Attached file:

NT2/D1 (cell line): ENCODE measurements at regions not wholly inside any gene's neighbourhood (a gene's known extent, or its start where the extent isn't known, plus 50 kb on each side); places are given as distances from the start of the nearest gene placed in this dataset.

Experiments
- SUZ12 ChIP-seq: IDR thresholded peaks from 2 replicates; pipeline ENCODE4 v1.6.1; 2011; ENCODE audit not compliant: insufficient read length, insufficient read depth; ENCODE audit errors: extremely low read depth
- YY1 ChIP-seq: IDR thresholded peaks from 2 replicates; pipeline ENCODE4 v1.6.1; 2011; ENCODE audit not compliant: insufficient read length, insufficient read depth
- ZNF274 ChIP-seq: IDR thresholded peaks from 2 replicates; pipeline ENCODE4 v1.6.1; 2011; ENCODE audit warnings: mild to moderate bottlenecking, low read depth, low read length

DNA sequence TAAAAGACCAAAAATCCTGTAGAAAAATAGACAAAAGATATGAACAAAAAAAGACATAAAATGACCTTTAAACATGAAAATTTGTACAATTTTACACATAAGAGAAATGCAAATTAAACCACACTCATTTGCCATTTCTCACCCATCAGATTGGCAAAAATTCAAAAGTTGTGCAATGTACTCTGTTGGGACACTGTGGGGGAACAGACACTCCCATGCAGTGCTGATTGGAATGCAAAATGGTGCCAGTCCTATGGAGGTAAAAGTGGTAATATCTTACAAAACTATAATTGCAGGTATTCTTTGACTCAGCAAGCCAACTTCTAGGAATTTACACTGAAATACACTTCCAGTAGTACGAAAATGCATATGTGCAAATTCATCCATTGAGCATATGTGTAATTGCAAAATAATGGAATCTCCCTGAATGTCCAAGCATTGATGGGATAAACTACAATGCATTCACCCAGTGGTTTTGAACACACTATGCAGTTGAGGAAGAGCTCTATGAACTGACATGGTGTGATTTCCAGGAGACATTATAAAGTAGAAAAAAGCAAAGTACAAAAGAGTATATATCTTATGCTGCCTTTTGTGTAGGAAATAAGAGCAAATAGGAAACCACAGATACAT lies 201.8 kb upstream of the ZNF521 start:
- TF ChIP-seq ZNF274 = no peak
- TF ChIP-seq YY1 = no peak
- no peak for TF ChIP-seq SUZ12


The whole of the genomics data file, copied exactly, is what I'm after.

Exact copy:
NT2/D1 (cell line): ENCODE measurements at regions not wholly inside any gene's neighbourhood (a gene's known extent, or its start where the extent isn't known, plus 50 kb on each side); places are given as distances from the start of the nearest gene placed in this dataset.

Experiments
- SUZ12 ChIP-seq: IDR thresholded peaks from 2 replicates; pipeline ENCODE4 v1.6.1; 2011; ENCODE audit not compliant: insufficient read length, insufficient read depth; ENCODE audit errors: extremely low read depth
- YY1 ChIP-seq: IDR thresholded peaks from 2 replicates; pipeline ENCODE4 v1.6.1; 2011; ENCODE audit not compliant: insufficient read length, insufficient read depth
- ZNF274 ChIP-seq: IDR thresholded peaks from 2 replicates; pipeline ENCODE4 v1.6.1; 2011; ENCODE audit warnings: mild to moderate bottlenecking, low read depth, low read length

DNA sequence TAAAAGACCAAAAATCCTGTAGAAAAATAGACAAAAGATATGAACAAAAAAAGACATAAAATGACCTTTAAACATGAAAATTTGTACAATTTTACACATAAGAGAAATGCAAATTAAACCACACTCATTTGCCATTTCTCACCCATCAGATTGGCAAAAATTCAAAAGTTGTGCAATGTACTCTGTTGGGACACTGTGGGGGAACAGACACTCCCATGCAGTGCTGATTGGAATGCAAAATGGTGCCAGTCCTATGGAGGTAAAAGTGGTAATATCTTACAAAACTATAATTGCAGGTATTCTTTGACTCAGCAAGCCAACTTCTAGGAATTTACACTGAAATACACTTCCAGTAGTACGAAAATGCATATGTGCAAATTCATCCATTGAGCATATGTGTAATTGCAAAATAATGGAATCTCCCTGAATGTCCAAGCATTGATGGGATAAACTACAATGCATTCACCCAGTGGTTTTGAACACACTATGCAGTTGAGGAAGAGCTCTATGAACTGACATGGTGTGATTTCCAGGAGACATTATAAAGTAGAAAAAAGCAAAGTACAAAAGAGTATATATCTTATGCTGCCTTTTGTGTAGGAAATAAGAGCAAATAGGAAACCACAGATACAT lies 201.8 kb upstream of the ZNF521 start:
- TF ChIP-seq ZNF274 = no peak
- TF ChIP-seq YY1 = no peak
- no peak for TF ChIP-seq SUZ12